Although California’s Proposition 2 doesn’t go into effect until 2015, the law that will give the state’s egg-laying hens, breeding pigs, and calves raised for veal room to turn around has already helped animals in many ways. Not only did the ballot initiative pass by a landslide in November 2008, but in the months leading up to the vote, Prop 2 advocates educated countless people about the horrors of factory farming.

Also born from the campaign was Santa Clara County Activists for Animals (SCCAA), a grassroots organization dedicated to reducing and eliminating the suffering of animals and to raising community awareness of animal issues. The group works to prevent cruelty to all animals, especially those used for food, clothing, and entertainment. I mention SCCAA not only as an example of how one campaign can grow roots and blossom into other outreach efforts, but how one of those efforts recently achieved victory for animals.

Among the campaigns SCCAA has worked tirelessly on is the effort to end sales of foie gras in their area. Foie gras (French for “fatty liver”) is created by force-feeding ducks until their livers become diseased and enlarged. The ducks’ livers may grow to 10 times their normal size, causing them tremendous suffering. The ducks are also deprived of access to swimming water, which they need to stay clean and healthy. More than a dozen countries have outlawed foie gras production, and in 2004, animal advocates sponsored a California bill that will ban the production and sale of the extravagance in 2012. But SCCAA members weren’t content to wait around: they were determined to eliminate this egregious cruelty from their county.

SCCAA members at Le Papillon restaurant

“Since we’re a county organization, not a city organization, we figured out where a majority of our members were based, and we located all the restaurants in our area that sold foie gras,” says Lauren Ornelas of SCCAA. The group concentrated their efforts on Le Papillon restaurant in San Jose and sent them a very polite letter stating the owner and management may not know about all the cruelty that is involved in foie gras; in an effort to educate them, SCCAA included a video depicting abuses at the two foie gras facilities in the US: Sonoma Foie Gras in California and Hudson Valley Foie Gras in New York. “We gave them several months to respond.”

When no response came, the group began the next phase of its campaign. “Every campaign requires an escalation in tactics,” says Lauren, “so we had to figure out ways that we could escalate the strategy as a small organization. We started out with signs without any images and a flier we made ourselves with cute pictures of ducks that we handed out at the restaurant. We had four people out at the restaurant every Saturday night; we picked Saturday nights because that’s their busiest night of the week.” The group wasn’t getting much response from management, so eventually SCCAA started using graphic images. “We were lucky to get banners from Animal Protection and Rescue League, which we used in front of the restaurant.”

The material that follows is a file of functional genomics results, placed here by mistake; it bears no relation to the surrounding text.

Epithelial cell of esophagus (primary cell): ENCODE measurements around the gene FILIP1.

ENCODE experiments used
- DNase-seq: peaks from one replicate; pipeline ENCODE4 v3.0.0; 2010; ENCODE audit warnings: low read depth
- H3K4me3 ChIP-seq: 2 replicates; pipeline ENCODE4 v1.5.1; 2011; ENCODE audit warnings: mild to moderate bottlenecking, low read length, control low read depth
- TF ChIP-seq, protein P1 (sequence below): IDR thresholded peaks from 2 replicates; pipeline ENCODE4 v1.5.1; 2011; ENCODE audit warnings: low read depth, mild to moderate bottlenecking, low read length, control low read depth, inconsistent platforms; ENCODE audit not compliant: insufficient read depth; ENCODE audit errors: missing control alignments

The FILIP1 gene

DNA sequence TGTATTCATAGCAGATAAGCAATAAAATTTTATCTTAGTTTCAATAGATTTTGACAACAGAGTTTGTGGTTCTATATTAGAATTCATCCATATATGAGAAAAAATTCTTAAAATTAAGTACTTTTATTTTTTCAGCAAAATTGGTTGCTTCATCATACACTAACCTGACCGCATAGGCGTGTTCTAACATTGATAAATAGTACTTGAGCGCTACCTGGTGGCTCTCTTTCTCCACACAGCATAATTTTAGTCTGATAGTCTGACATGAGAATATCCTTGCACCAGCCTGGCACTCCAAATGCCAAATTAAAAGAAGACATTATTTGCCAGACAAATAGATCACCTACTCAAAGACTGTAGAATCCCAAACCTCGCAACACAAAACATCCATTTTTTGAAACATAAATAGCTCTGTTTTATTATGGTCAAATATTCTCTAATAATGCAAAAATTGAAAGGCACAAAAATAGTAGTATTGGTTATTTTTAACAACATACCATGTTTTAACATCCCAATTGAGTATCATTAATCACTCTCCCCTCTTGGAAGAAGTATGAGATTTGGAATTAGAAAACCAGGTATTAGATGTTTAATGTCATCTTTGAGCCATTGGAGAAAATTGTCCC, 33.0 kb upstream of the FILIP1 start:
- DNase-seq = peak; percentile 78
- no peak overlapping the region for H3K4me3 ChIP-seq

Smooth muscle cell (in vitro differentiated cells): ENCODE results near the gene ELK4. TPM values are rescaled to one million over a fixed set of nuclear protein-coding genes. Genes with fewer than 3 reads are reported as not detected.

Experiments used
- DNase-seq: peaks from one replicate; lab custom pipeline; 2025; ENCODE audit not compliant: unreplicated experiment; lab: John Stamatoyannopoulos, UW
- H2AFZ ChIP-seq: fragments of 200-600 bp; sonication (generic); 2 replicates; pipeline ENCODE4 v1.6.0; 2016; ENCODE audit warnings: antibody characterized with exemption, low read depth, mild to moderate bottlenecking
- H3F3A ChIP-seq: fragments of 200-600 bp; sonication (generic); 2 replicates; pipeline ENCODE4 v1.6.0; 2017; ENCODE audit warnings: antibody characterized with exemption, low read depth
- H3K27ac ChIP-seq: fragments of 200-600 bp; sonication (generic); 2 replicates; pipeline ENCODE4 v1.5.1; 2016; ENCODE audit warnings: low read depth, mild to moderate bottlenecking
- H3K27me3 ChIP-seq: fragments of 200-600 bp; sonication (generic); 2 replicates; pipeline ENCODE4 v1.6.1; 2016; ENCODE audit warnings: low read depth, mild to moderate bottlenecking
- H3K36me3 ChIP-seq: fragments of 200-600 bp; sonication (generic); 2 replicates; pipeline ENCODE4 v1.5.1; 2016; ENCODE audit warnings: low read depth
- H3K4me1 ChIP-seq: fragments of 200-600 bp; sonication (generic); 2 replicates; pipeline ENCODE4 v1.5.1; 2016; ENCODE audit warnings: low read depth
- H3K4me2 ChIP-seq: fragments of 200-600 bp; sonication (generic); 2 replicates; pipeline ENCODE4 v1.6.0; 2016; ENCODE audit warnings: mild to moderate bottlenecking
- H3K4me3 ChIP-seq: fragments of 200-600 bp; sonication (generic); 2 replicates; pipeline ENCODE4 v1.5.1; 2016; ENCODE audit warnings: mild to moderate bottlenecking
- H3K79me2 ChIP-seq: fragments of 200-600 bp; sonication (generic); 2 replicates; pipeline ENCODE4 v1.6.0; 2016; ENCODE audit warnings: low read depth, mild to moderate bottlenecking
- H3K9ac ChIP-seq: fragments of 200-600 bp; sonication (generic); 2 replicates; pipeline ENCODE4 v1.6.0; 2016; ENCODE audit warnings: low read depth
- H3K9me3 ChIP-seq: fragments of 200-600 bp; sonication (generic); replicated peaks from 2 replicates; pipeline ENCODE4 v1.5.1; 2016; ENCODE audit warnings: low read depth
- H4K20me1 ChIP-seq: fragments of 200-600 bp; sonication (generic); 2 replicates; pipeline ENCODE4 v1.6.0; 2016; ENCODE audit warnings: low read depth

Lauren, whose longtime activism includes founding the Food Empowerment Project and establishing the US office of UK-based Viva!, says she knew the campaign was working when the restaurant started to become aggressive. “They would try to block us from reaching their customers and stood in our way, so I knew we were starting to bother them.”

At one point last summer, the restaurant’s owner told Lauren he would never remove foie gras from the menu. “They were digging in their heels,” says Lauren, “but we were resolved to be out there until the law banning foie gras goes into effect in 2012.”

At last, realizing the activists were not going away and were within their rights to demonstrate, Le Papillon relented and informed SCCAA they would no longer be selling foie gras.

Reflecting on the campaign’s success, Lauren points to several important factors that made victory possible. “In order to be effective, activists need to begin by doing their research,” she says. “They need to make a decision to commit to it. Sometimes campaigns can take a long time, but you don’t start something and not finish it. Consistency is really key.”

And she reminds activists that even a small group can win campaigns. “You don’t need to have a huge organization or hundreds of protesters to make an impact,” she says. “Don’t be nervous. When you do these things, even if there’s just a few of you, know your position well, and do your research in terms of your rights as well as the issue so that you have the confidence that you’re speaking on behalf of justice and what’s right. Don’t ever waver on that. Don’t ever let them feel you doubt your rights or the issue you’re talking about.”

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